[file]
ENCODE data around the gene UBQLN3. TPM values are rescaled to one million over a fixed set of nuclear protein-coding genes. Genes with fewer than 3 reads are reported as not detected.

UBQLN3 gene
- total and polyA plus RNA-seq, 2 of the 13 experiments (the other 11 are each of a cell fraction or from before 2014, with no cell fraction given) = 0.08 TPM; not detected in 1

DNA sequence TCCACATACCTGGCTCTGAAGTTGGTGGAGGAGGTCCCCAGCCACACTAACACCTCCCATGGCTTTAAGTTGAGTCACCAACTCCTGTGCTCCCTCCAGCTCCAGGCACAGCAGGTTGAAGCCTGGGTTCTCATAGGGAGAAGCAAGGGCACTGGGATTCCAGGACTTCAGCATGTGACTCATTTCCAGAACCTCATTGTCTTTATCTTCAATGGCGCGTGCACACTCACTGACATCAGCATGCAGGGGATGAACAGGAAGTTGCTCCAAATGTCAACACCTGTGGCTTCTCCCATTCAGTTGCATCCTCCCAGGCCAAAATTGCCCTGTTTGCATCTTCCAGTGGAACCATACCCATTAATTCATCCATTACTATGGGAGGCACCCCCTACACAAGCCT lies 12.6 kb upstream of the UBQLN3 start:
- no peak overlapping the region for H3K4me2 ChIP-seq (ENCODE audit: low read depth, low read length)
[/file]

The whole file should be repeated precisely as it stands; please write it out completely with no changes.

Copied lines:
ENCODE data around the gene UBQLN3. TPM values are rescaled to one million over a fixed set of nuclear protein-coding genes. Genes with fewer than 3 reads are reported as not detected.

UBQLN3 gene
- total and polyA plus RNA-seq, 2 of the 13 experiments (the other 11 are each of a cell fraction or from before 2014, with no cell fraction given) = 0.08 TPM; not detected in 1

DNA sequence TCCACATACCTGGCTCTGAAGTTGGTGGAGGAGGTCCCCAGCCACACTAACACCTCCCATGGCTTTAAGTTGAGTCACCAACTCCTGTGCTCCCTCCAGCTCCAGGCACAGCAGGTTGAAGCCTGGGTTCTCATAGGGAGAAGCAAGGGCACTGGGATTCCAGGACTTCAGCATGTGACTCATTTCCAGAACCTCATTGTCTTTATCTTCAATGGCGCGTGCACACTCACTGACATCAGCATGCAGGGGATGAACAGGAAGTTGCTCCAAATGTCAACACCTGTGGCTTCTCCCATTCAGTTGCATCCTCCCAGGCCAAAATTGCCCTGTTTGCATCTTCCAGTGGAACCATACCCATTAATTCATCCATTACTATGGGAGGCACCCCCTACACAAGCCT lies 12.6 kb upstream of the UBQLN3 start:
- no peak overlapping the region for H3K4me2 ChIP-seq (ENCODE audit: low read depth, low read length)